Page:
The beer industry has seen a huge disruption in 2020, Anheuser-Busch (NYSE:BUD) included. While many are bullish on the at-home alcohol trends, BUD stock has not responded in the same manner.

Shares are still down 35% from the 2020 high, which was hit on the first day of trading this year (ouch).

From the 2019 high, Anheuser is down almost 50%, and from the five-year high, shares are down 60%.

So why the attraction here? BUD stock represents value.

The stock kicks out a 2% dividend yield at a time where the 10-year Treasury yield sits at 0.65%.

Aside from a dividend yield that’s more than triple the 10-year, we’re talking about a long-term value play.

This name — for the right investor — could be a strong out-performer over the years, even though it has been a big under-performer over the last couple of years.

Pandemic Pains

Let’s address the novel coronavirus situation. While alcohol sales have been strong at big-box grocery stores, that hasn’t translated to success for beer makers. Why? Because restaurants, stadiums and venues remain closed or with only minimal attendance.

Think about it. There are hardly any pro-sports beer sales at the stadium. Restaurant occupation is still low, causing alcohol sales to dip there, too. No large format concerts taking place. While the at-home sales are a silver lining, the group simply can’t replace the commercial buyers.

Net-net, the pandemic has been a thorn in the side of beer makers. Like many industries, it’s stunted growth and disrupted supply chains.

However, investors need to realize that this new reality is not forever. In fact, the worst of it is (likely) in the rearview mirror. If that’s the case, companies like Anheuser-Busch only have one direction to go — and that’s up.

Breaking Down Anheuser-Busch

Because of this year’s disruptions, analysts expect sales to dip 12.3% in 2020. All things considered, a 12% haircut to revenue isn’t that bad. However, earnings are the real pain point. Consensus expectations call for a 50% decline in profit.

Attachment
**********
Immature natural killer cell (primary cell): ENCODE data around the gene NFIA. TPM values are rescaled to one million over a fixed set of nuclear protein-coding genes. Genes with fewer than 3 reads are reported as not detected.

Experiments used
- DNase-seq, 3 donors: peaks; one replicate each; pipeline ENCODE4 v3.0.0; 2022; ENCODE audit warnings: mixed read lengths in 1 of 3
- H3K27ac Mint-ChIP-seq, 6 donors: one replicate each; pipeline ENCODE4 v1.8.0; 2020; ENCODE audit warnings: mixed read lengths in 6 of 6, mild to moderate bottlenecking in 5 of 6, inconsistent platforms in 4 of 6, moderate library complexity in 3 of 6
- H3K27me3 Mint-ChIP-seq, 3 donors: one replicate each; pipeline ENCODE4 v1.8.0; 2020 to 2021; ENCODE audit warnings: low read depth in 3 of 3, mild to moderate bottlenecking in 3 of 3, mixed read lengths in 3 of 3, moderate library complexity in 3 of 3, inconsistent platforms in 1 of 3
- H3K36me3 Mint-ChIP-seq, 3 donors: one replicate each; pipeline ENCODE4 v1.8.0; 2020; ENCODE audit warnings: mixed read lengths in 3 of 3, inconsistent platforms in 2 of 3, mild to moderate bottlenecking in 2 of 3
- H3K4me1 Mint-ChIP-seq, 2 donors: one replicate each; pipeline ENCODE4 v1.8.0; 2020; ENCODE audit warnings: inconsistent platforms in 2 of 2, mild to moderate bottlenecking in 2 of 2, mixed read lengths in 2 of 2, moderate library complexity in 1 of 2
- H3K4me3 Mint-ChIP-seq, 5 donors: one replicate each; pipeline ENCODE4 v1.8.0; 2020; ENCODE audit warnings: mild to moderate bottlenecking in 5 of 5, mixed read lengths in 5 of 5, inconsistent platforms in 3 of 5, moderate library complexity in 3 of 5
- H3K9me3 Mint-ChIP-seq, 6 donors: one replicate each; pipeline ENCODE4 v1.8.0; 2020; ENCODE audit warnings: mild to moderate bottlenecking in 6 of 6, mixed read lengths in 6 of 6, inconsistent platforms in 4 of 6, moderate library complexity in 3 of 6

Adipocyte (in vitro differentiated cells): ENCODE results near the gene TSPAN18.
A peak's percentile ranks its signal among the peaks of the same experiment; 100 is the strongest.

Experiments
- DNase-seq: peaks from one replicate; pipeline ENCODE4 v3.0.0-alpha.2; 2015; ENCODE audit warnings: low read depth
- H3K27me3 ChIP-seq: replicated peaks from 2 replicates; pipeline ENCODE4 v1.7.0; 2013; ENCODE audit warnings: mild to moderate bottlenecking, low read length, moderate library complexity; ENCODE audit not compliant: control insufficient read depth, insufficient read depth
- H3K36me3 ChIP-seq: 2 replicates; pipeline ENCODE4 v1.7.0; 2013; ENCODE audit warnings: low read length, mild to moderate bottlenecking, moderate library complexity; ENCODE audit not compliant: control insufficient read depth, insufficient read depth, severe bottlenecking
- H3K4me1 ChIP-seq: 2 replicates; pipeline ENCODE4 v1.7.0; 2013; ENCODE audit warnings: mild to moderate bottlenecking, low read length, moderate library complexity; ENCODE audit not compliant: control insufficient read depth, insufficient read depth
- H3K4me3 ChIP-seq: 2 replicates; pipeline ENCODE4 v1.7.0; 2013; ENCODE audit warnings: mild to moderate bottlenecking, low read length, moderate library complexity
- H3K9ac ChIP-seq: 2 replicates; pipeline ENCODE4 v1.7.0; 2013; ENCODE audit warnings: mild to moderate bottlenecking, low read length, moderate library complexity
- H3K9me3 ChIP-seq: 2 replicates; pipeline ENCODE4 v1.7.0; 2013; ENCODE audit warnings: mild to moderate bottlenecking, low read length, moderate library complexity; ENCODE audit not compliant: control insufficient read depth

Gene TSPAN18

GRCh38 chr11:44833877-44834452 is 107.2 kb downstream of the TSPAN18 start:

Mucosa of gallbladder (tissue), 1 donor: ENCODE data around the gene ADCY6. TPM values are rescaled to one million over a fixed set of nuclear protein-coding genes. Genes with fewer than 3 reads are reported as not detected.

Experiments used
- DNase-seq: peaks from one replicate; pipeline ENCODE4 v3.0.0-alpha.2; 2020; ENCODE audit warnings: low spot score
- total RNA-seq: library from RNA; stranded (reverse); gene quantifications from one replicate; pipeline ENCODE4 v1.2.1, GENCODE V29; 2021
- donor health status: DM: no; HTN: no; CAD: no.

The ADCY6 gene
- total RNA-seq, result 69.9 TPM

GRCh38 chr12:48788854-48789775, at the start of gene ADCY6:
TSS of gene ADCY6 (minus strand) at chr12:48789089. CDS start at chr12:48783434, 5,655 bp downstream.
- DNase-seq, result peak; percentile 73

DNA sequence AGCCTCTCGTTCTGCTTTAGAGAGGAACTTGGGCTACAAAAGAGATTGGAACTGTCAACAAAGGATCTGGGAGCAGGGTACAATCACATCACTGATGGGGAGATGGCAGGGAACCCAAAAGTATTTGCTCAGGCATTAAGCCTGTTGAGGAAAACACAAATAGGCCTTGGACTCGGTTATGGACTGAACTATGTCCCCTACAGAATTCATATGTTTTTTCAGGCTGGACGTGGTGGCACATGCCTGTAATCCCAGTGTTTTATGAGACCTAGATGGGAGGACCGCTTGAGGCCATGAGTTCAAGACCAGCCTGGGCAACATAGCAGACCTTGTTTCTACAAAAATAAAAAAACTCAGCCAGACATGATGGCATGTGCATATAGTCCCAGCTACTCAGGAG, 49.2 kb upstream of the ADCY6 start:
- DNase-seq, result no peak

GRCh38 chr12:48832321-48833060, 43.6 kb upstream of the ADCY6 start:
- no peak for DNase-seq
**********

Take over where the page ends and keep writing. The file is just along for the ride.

That is the painful, somber situation as BUD stock and many other companies work through our new reality.

There is a bright spot though, which is that the worst of the situation seems to be behind us. While coronavirus cases persist and there is concern that the virus will linger, other positives are developing. The sports world is back in action and biotech companies continue to make headway on a vaccine. They’re even developing a test-andtrack app that may allow larger events and activities to take place.

All of this could and should help re-accelerate the economy, which would be a big plus for Anheuser-Busch and its peers. Even if things cool back off, at least these companies will have better control over their supply chains.

Based on next year’s earnings estimate of $3.23 per share — which would be 60% growth if this year and next year’s estimates are in-line with the end results — BUD stock trades at about 16 times forward earnings.

The valuation is becoming compelling even though Anheuser and the industry clearly face short-term headwinds. While the company struggled in the first six months of the year, it still churned out positive operating cash flow.

Admittedly, there is a lot of debt here. But that debt will allow the company to expand the brands it offers and hopefully create synergies across the board. For instance, on Sept. 30, it received clearance on its acquisition of Craft Brew Alliance (NASDAQ:BREW).

Bottom Line on BUD Stock

Source: Chart courtesy of

Keep in mind, this isn’t a short-term turnaround. BUD stock has been beaten down for years and still faces plenty of headwinds. However, this story isn’t going away. Global consumers are still going to drink beer. One day even, they will head back to the pub without a mask and line up to pack stadiums for sporting events and concerts.

Admittedly, BUD stock has already bounced from the March lows. At this point though — with the markets hitting new all-time highs this summer — there’s something seriously wrong with a stock if it’s still at or below its March low.

Thankfully, Anheuser isn’t one of them.

Still, if investors wait for the comeback to come to life, they will have waited too long with this one. As hard as it may be at times, one has to buy when there is pain in these names. Right now, BUD stock has plenty of pain, although I believe its business has seen the worst of the situation.

On the charts, the 200-day moving average continues to act as resistance. In fact, the stock is below all three major moving averages. Reclaiming them puts a rally up toward the post-pandemic high in play. Above that and this name can gain some mojo.

On the downside, a break of the September lows near $52 could trigger a move toward the $47 to $48 area. For those that plan on accumulating BUD stock, a dip back into the $40s would be a great opportunity.

— Matt McCall

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Source: Investor Place